I was at Hayward Field to see the first four days of the World Athletics Championships, or Track and Field as we ‘Yanks call it. The venue is absolutely right sized for the event. While the one morning session we attended was lightly attended, the evening sessions were rocking, and you could tell the athletes were feeding off it. The European announcers did a nice job of managing any lulls, which were rare. On the contrary, in the evening the frenetic pace made me miss a couple of moments. As an example, the U.S. Women’s leader in the discus, Valarie Allman came into the event as number one, but had fouled on her first two qualifying attempts. It would be huge if she did not qualify. However, as she was warming up for her third throw, our whole group got caught up in watching the high jump finals and the introduction of the Men’s 1500 finalists. When we heard a huge roar for Japanese miler’s introduction, we were confused. We turned to the infield to see that Allman had uncorked a huge throw. We all shook our heads that we had missed the moment.
This was my first legitimate “World” event. I had been to some international events like the Pan Asian Games and I had played in some fastpitch softball tournaments in Europe that had teams from all over the world. This, of course, was a whole different level of athlete. I like events like this because you can bump into world class athletes at restaurants and gas stations. They are unmistakable: young, fit, and confident. Well that, and you don’t often see five Ethiopians together in the U.S. unless you are at taxi que at La Guardia. However, the performances in the arena were no joke. It was one amazing effort after another. Some were tragic, like the U.S.’s Devon Allen false-starting in the final of the 110 hurdles – it was deemed he was 0.001 second off the acceptable anticipation range of the electric start. Or emotionally inspiring, like Yasmine Al-Dabbagh running for Saudia Arabia without a hijab. Or simply awesome as in the U.S. men sweeping the 100 meters. Above all, it highlights the beauty of sport, that nothing is guaranteed and the amazing and wonderful can happen – over and over again.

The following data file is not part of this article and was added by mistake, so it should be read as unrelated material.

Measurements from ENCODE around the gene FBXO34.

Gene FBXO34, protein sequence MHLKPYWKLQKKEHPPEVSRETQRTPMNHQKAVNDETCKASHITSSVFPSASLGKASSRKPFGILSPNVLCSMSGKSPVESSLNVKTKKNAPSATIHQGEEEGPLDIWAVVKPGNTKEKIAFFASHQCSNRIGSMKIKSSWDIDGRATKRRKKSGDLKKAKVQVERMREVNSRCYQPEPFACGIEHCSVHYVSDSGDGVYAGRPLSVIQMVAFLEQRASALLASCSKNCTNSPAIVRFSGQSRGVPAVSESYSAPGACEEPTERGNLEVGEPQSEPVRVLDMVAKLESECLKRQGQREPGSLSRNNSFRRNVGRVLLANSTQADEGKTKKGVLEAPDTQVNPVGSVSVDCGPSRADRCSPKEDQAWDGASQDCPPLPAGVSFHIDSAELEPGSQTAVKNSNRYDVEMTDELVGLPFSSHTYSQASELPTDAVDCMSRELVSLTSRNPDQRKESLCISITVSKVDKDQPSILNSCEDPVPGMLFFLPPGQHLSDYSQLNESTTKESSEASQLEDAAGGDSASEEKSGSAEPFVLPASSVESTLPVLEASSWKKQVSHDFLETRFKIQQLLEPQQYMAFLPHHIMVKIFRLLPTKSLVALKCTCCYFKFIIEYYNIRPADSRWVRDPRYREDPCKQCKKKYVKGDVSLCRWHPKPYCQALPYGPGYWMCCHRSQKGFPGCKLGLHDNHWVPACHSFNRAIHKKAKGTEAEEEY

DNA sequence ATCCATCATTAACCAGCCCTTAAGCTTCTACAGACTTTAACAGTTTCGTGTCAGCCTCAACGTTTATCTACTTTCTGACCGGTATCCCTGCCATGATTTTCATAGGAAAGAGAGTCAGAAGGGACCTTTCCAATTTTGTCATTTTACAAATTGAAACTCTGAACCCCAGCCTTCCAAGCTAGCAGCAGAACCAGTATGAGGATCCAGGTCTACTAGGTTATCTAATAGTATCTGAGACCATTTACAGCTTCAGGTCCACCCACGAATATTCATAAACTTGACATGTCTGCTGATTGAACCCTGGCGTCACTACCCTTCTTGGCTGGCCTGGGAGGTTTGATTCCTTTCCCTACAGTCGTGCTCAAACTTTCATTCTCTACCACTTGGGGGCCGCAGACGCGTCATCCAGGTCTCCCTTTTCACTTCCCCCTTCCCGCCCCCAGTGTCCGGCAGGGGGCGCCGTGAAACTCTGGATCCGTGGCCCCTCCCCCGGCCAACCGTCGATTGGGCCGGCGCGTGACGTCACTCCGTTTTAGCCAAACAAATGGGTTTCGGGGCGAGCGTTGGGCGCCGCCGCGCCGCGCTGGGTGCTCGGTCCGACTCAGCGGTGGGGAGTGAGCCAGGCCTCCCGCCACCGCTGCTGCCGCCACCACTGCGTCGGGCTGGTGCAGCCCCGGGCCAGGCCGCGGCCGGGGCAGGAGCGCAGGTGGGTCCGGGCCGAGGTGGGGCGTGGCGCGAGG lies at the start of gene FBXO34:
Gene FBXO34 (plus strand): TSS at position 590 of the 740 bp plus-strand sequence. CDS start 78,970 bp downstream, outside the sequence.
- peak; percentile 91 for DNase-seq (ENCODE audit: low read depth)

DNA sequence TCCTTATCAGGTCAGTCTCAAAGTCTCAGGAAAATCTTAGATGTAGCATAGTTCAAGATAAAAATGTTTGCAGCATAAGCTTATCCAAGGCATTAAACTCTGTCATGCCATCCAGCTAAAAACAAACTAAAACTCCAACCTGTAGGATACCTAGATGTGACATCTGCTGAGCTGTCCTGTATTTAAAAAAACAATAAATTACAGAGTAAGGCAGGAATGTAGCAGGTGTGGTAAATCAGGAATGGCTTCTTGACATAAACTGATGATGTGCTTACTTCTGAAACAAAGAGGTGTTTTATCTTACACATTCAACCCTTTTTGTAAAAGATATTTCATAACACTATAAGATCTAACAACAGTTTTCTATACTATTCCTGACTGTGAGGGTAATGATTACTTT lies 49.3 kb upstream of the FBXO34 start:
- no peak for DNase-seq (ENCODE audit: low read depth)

It was a family affair for this event, with my dad, my brother and my nephew all attending the Championships. Add to that our spouses and one of my sons joining in for the visit, and we were quite the crew. We certainly tested the limits of the old house and its two small bathrooms. What it offered in location was offset by a finicky fuse box and way too old windows. Our efforts to enjoy the cool Oregon night breezes were constantly foiled by windows that were made more of paint than wood. My son was in a boot with a leg fracture, so our planned hikes were limited to him gamely hopping and skipping around Eugene. To his credit, he never complained. Thankfully, Eugene is walkable. Lastly, in an attempt to support the U.S. rail system, we flew into Seattle and took the train down to Euguene. We thought it would be a nice little adventure. It was not. I loved taking the Acela when I lived back east, but this northwest route was for the birds. Half hour late arrival on the way down and an hour late on way back. Secretary of Transportation Pete Buttigieg has his work cut out for himself.
In the end though, all of this was minor. The weather was great, the venue beautiful and the athletes fantastic. We had so much fun we already started making plans for our next big event. Thanks for the memories, Hayward Field. It was a blast. Paris Olympics here we come.